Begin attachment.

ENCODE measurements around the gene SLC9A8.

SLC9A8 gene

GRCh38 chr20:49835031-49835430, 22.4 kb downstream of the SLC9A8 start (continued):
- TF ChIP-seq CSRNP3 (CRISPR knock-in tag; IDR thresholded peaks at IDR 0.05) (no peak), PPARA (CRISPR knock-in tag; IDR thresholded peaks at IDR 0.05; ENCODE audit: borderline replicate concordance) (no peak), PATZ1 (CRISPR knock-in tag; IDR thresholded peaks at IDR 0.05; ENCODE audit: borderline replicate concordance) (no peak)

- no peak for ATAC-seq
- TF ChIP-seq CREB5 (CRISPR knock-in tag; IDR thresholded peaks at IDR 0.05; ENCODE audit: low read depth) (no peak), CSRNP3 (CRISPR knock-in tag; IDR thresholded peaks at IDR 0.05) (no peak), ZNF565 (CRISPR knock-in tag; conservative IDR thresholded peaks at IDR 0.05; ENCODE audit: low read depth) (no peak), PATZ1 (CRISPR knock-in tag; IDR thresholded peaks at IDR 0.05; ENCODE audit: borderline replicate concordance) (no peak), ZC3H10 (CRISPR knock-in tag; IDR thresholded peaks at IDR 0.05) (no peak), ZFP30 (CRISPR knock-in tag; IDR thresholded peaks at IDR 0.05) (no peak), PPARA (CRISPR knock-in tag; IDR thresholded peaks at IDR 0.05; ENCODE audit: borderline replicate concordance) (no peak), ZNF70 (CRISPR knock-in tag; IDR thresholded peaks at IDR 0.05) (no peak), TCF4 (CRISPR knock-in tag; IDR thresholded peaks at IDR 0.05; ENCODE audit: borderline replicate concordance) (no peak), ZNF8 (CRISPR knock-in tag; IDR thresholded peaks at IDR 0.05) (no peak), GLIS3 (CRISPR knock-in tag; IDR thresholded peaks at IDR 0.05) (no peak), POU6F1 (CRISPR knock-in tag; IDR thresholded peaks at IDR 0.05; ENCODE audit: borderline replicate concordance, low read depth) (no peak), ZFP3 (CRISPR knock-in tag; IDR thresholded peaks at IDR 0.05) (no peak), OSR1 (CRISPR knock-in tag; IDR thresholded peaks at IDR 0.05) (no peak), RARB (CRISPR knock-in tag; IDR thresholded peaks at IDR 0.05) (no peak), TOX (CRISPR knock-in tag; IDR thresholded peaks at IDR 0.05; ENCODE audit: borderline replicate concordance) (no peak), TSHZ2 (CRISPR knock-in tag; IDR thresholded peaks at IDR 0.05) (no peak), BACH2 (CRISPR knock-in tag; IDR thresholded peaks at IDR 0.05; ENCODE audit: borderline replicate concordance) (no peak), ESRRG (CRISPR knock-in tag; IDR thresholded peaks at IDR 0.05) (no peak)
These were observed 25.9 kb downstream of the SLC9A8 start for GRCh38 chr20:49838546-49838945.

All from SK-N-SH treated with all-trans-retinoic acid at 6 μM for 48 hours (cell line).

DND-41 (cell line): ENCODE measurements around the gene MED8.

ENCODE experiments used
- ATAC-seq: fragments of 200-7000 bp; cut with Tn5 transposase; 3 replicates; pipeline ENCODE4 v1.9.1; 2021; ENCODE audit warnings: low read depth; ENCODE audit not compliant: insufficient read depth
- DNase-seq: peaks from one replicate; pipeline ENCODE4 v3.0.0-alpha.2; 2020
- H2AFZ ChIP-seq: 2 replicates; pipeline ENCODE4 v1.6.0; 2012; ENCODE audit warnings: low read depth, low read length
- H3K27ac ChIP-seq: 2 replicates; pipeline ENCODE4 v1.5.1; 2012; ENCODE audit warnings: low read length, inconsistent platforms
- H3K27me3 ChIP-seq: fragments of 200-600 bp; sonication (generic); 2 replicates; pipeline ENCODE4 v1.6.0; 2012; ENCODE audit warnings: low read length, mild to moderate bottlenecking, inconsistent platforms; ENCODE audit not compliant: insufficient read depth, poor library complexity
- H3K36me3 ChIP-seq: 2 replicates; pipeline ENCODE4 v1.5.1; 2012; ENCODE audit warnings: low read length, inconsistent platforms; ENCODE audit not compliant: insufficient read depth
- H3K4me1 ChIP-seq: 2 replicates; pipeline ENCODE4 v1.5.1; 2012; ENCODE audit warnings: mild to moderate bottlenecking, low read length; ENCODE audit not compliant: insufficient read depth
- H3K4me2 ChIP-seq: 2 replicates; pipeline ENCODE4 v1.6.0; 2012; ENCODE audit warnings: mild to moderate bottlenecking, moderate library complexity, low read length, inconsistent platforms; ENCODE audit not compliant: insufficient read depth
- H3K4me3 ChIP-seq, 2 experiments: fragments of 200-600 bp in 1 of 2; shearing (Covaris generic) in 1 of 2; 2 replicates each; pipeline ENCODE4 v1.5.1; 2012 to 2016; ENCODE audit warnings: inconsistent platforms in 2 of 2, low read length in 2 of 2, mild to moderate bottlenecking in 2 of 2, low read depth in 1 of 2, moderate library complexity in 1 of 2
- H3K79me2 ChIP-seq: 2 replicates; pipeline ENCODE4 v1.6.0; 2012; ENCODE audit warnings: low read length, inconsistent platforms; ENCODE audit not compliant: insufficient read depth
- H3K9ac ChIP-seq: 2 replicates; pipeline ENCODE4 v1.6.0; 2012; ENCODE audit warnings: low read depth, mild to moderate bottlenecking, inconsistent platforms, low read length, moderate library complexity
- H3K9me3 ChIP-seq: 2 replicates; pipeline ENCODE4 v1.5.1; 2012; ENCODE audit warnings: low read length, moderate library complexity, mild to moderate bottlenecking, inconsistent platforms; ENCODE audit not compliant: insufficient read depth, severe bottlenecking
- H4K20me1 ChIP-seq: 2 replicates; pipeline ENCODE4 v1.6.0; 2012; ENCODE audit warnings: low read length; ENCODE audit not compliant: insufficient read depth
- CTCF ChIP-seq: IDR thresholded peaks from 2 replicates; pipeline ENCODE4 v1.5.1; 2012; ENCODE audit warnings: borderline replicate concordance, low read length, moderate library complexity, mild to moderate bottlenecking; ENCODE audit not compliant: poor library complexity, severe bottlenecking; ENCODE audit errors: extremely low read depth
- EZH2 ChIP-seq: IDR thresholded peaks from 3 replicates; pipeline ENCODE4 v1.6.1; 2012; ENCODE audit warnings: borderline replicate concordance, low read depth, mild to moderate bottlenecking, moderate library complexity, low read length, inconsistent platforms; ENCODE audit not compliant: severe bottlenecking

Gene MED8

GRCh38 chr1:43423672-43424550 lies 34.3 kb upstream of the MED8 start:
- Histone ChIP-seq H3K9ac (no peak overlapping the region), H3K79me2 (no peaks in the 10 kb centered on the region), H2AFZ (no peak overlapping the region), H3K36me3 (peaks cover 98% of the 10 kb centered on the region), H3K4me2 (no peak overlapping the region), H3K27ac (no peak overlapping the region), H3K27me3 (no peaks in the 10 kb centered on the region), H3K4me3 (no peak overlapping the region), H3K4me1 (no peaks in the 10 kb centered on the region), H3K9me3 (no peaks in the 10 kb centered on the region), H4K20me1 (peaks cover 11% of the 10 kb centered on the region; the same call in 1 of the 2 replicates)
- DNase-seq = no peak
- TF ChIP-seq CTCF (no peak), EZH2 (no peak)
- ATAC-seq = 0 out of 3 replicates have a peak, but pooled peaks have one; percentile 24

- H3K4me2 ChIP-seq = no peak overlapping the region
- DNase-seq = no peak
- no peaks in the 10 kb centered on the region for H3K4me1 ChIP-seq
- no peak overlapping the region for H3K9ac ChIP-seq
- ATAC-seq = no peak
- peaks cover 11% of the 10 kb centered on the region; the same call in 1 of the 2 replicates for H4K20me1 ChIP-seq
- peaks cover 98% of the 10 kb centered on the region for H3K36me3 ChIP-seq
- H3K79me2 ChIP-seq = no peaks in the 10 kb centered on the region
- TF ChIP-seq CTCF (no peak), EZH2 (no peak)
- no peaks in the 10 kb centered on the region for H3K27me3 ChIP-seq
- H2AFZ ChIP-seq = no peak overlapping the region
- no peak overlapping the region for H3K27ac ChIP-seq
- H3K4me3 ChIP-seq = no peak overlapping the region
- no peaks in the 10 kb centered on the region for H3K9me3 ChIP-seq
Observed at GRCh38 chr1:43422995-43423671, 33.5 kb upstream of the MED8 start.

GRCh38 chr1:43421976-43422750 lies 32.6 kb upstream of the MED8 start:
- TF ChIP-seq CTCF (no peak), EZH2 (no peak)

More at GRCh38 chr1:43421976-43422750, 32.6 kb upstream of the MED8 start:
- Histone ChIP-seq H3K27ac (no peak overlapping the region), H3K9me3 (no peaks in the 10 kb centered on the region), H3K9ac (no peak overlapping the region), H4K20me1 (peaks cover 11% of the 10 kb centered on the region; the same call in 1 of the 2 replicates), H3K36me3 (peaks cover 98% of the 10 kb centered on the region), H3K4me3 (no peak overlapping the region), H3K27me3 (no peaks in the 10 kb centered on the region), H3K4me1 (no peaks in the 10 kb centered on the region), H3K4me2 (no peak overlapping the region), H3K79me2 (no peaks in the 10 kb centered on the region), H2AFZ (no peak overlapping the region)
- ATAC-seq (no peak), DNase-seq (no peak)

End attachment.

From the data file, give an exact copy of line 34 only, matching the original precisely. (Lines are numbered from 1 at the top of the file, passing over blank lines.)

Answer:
- no peaks in the 10 kb centered on the region for H3K4me1 ChIP-seq